I look at Sadie as she starts to drift off to sleep and her forehead is furrowed in thought. I trace the rows of black hair above her beautiful eyes and smooth the wrinkles in her forehead. I long to know what she is thinking and I ask her. Did she hear what her cardiologist said? Is she worrying about her heart? Does she wish I would stop holding her tightly and go to sleep? My guess would be that if she is troubled…it is for me that she wrinkles her brow. She’d handled the initial diagnosis of her heart illness much better than I did…continuing to explore her puppy world without hesitation. And when she was pronounced better, for months she’d still stop at the kitchen counter waiting for her pill.
There is no medication this time. I have to watch her and see if she tires easily or doesn’t have the energy to walk as long as usual. Things that required no thought, like playing with Mr. Surfer dog or chasing after tennis balls will now be measurements of how her heart is working. I have to tell her vet if she sleeps more than usual, if she gets tired on our walks or doesn’t want to walk as much as she we usually do. If we’re to keep this heart disease predator at bay, these things have to be noticed.
I stayed up all night once watching Sadie sleep when she was sick from eating something inedible as puppies will do. The weekend vet wanted me to leave her at the emergency hospital overnight, but I couldn’t. After she received an IV for hydration and a shot for nausea, I’d taken her home and as she slept on our bed, I watched her all night. Was our future to be one long extension of that horrible night when I kept putting my face close to her nose to feel her breathing and my ear on her side to hear her heart beating? Those were some of the longest hours of my life so how could I do this every day?
I’ve read that dreaming and insomnia come on dogs as they age, but Sadie has always seemed to dream and emit strange little barks in her sleep. She often moves her legs, chasing some ethereal squirrel in her unconsciousness. Sometimes she wakes herself up from these nocturnal journeys, looks slightly embarrassed and promptly falls back asleep. It makes me smile and feel awe and gratitude that she’s my dog. But what about now? Will each sleep disturbance make me fearful that something is wrong?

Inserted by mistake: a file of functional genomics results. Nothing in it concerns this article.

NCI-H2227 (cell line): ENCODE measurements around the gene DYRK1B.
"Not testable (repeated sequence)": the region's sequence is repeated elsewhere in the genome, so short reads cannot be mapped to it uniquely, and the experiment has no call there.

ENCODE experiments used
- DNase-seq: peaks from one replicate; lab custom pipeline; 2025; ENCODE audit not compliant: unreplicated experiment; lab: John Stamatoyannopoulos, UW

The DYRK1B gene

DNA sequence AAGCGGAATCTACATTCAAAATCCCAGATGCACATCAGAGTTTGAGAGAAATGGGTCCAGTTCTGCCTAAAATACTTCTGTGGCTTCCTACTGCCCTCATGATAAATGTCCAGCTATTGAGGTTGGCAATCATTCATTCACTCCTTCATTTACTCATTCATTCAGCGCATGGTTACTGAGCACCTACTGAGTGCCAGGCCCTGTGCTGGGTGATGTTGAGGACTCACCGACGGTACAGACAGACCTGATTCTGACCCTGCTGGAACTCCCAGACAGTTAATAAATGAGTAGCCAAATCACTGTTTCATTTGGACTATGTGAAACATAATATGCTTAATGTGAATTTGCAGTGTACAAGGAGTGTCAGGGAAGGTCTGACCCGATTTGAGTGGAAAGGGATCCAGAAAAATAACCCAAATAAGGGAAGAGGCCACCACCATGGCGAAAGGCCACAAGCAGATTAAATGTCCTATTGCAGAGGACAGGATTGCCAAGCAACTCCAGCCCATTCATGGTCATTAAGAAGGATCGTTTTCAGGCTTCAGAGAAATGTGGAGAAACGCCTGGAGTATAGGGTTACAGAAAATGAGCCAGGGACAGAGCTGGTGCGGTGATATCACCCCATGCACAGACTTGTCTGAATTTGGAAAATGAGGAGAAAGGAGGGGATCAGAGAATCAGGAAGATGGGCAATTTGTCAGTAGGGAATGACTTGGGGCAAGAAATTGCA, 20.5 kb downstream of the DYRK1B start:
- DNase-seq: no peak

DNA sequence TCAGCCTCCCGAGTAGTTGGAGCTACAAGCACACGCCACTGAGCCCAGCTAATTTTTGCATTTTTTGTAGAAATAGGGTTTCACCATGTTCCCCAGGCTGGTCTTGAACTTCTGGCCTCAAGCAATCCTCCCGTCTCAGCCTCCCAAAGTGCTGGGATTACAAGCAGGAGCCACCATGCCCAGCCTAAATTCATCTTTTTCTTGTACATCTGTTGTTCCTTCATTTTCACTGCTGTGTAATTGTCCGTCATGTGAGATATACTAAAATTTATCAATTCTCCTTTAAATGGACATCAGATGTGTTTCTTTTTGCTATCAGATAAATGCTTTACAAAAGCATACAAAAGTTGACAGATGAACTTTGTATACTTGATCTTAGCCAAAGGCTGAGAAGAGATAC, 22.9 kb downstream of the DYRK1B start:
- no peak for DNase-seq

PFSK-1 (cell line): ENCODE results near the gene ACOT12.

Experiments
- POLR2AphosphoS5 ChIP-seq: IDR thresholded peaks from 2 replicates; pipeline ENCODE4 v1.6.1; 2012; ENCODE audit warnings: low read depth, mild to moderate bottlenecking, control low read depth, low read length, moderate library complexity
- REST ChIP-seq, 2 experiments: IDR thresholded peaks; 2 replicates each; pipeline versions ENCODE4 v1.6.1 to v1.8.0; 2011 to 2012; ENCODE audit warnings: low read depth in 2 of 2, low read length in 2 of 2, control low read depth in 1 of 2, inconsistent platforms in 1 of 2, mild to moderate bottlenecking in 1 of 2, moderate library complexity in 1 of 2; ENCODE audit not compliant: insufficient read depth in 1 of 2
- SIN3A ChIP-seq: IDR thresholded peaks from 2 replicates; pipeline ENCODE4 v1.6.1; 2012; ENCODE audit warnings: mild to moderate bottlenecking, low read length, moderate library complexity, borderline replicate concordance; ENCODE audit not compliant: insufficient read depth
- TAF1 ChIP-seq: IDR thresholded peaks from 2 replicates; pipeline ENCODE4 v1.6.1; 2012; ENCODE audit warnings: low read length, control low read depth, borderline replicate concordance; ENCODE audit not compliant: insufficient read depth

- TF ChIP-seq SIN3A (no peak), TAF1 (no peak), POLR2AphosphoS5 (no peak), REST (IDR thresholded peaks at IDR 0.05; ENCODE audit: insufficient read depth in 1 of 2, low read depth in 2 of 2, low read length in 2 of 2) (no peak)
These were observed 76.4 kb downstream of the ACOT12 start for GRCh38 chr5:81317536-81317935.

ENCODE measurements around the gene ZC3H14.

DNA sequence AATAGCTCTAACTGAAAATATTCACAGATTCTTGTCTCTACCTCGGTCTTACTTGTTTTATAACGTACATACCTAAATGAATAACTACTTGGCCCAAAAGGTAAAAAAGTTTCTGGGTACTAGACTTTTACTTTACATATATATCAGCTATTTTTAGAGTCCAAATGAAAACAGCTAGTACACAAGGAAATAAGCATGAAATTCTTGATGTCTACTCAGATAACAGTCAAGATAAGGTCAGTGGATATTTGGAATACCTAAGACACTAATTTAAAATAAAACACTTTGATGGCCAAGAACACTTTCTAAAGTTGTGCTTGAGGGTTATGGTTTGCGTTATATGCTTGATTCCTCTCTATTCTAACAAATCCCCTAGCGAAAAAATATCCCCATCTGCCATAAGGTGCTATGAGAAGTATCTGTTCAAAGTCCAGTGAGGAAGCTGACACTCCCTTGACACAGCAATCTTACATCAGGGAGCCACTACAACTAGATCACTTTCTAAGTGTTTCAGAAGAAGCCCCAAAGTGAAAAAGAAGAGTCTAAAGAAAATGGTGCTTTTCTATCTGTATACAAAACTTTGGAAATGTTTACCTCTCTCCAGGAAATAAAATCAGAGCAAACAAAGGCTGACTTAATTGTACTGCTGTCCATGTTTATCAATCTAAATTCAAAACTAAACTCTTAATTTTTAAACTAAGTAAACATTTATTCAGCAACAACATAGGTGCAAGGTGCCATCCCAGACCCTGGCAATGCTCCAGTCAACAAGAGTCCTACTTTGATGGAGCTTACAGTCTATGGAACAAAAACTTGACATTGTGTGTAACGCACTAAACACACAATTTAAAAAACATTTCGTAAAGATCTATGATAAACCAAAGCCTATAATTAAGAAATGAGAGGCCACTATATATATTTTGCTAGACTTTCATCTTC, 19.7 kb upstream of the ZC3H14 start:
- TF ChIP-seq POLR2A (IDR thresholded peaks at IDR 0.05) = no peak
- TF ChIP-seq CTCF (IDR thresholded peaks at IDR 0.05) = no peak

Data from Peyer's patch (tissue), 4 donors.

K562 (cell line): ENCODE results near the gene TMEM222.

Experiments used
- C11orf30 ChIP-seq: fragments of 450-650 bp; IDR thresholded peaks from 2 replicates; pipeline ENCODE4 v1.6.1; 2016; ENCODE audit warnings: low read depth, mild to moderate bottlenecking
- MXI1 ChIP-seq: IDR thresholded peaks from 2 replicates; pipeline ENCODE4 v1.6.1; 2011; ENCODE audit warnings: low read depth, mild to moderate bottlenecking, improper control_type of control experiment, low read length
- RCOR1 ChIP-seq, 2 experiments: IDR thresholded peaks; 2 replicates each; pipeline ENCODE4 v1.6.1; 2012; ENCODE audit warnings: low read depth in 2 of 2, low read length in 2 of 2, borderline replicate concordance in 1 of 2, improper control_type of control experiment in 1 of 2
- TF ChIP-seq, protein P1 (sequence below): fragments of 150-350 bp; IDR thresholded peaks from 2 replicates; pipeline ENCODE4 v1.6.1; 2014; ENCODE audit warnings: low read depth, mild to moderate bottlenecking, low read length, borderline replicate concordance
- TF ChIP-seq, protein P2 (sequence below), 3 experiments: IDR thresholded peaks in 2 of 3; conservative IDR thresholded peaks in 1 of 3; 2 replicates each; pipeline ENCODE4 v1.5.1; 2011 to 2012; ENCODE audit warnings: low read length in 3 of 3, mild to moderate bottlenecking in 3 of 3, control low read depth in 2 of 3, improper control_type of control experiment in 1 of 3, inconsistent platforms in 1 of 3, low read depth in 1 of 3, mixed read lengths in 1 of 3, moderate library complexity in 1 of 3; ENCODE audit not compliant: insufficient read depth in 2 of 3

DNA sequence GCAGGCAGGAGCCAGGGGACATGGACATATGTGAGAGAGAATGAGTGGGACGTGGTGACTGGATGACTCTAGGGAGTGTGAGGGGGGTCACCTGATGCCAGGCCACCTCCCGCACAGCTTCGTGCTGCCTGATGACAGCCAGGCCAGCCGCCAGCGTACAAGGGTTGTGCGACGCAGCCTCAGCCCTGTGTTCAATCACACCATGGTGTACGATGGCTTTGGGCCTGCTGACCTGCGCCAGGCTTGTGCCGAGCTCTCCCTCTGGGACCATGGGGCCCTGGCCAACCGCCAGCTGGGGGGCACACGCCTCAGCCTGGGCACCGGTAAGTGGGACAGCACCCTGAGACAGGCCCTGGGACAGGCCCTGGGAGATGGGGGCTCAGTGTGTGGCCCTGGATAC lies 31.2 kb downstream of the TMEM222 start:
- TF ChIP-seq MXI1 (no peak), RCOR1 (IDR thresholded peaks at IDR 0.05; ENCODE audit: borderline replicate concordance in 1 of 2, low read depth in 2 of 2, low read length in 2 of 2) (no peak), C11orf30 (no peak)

It’s been a month since the new diagnosis. I watch her sleep. She sleeps often…in front of the fireplace…on the cool kitchen floor tiles…in the car…on the deck…under my desk. I ask myself, “Is she sleeping more? Should I call her cardiologist?” I feel like I’m spying on her…betraying her. Her Dad tells me I’m imagining things…dogs sleep a lot…I only notice it more now. I love him for saying it even if I don’t really believe it.
She chased rabbits on our walk tonight…which means I chased them too. In the business park where we like to walk, I won’t let her off the leash to possibly get lost. I protect her from things I can see and anticipate, but there’s is nothing I can do to protect her from harm lurking in her own body. I watch her. I make sure she eats good food and exercises, but I can’t make this go away. I can make sure she doesn’t go into the path of a car, but am helpless at regulating the beats of her heart. I can’t keep her heart valve from leaking or mine from breaking.
Watching her sleep at night is still soothing. It’s the one time I know she should be sleeping. The deer have triggered the motion lights and they shine through our window. The light allows me to see Sadie’s ears fanned out on the pillow bringing to mind a passage from a book by D.H. Lawrence.
In the book a man realizes his young wife is going to leave him. While she sleeps he sees her hair sprawled on the pillow “like a stack of neat letters that are sealed on their way to their destination.” He reached out to touch her hair and “his hand recoiled, realizing that he could no more touch her hair than he could her soul. She had crossed the threshold and he was neither able to pull her back or follow her through.” I reach out as I have done on thousands of nights and I stroke Sadie’s ears destroying the image of letters already sent. I am not ready for her to cross any thresholds. I don’t know where Sadie goes when she sleeps; I only know that I will be here every morning when she returns and even on that morning that will change my life forever…when she does not.
Causes Patti Lawson Supports
All causes that are kind to people and animals.
The Worthy Project
Animal Legal Defense Fund